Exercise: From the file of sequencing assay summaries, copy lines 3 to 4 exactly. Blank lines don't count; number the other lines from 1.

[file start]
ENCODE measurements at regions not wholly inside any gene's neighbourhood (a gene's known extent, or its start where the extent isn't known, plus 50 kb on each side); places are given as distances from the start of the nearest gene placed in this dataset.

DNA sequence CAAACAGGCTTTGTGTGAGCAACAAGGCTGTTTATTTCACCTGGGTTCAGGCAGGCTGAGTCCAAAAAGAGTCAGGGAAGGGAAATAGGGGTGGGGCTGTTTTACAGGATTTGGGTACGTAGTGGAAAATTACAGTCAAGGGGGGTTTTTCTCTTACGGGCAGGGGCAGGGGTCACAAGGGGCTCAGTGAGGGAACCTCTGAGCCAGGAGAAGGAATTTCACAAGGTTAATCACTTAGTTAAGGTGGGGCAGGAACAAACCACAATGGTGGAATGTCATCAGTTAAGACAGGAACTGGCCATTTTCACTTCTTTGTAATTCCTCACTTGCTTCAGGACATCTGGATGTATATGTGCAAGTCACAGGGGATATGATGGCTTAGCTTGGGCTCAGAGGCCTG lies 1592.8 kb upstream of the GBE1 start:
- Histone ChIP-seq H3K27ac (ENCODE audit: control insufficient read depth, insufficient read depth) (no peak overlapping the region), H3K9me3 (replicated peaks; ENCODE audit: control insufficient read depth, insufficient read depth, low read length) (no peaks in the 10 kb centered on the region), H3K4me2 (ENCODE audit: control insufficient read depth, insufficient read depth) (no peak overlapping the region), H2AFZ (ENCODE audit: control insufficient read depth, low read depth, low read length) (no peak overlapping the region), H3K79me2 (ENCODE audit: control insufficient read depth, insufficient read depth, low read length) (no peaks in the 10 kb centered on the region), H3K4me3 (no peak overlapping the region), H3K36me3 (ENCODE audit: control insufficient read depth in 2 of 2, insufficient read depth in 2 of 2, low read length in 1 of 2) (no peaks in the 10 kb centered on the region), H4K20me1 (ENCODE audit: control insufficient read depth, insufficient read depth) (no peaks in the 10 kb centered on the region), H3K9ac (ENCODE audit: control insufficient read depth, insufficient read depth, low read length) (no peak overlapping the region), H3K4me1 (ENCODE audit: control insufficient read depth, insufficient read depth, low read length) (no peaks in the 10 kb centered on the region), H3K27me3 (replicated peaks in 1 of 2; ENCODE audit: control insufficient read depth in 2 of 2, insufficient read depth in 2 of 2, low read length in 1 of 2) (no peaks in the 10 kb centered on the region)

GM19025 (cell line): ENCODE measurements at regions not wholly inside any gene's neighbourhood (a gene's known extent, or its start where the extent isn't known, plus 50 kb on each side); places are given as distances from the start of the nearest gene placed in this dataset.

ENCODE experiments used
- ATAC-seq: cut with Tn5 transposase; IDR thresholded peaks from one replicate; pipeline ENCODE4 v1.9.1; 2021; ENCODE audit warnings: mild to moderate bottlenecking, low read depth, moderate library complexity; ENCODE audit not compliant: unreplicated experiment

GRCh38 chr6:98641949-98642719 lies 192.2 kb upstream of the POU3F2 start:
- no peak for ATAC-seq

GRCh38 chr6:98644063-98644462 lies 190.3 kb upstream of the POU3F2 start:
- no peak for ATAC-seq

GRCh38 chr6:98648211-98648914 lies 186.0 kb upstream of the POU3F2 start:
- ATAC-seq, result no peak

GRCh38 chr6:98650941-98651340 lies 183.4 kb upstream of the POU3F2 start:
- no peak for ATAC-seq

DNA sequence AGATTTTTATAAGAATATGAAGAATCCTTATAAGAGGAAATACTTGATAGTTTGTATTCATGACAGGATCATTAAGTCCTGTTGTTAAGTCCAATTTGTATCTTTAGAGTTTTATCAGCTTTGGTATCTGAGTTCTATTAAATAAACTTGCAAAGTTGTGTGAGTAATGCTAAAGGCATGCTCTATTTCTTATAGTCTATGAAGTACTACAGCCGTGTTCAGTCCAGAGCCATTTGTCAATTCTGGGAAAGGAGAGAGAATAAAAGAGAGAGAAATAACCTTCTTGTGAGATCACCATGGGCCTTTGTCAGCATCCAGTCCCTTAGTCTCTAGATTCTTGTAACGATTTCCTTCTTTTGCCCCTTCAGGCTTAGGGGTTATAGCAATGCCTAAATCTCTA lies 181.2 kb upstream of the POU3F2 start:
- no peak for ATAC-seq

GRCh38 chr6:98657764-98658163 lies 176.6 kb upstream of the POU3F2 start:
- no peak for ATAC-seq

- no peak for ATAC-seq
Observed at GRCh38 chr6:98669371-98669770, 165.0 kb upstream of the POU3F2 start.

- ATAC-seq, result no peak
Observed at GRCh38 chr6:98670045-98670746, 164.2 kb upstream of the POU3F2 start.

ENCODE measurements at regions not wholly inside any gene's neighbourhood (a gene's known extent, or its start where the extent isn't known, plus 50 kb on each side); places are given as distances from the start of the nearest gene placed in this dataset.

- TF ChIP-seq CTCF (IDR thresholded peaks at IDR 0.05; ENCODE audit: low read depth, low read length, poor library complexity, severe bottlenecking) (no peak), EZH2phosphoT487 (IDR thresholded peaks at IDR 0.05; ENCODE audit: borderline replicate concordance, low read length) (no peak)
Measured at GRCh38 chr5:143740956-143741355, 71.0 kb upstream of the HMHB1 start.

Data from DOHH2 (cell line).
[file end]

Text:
- Histone ChIP-seq H3K27ac (ENCODE audit: control insufficient read depth, insufficient read depth) (no peak overlapping the region), H3K9me3 (replicated peaks; ENCODE audit: control insufficient read depth, insufficient read depth, low read length) (no peaks in the 10 kb centered on the region), H3K4me2 (ENCODE audit: control insufficient read depth, insufficient read depth) (no peak overlapping the region), H2AFZ (ENCODE audit: control insufficient read depth, low read depth, low read length) (no peak overlapping the region), H3K79me2 (ENCODE audit: control insufficient read depth, insufficient read depth, low read length) (no peaks in the 10 kb centered on the region), H3K4me3 (no peak overlapping the region), H3K36me3 (ENCODE audit: control insufficient read depth in 2 of 2, insufficient read depth in 2 of 2, low read length in 1 of 2) (no peaks in the 10 kb centered on the region), H4K20me1 (ENCODE audit: control insufficient read depth, insufficient read depth) (no peaks in the 10 kb centered on the region), H3K9ac (ENCODE audit: control insufficient read depth, insufficient read depth, low read length) (no peak overlapping the region), H3K4me1 (ENCODE audit: control insufficient read depth, insufficient read depth, low read length) (no peaks in the 10 kb centered on the region), H3K27me3 (replicated peaks in 1 of 2; ENCODE audit: control insufficient read depth in 2 of 2, insufficient read depth in 2 of 2, low read length in 1 of 2) (no peaks in the 10 kb centered on the region)

GM19025 (cell line): ENCODE measurements at regions not wholly inside any gene's neighbourhood (a gene's known extent, or its start where the extent isn't known, plus 50 kb on each side); places are given as distances from the start of the nearest gene placed in this dataset.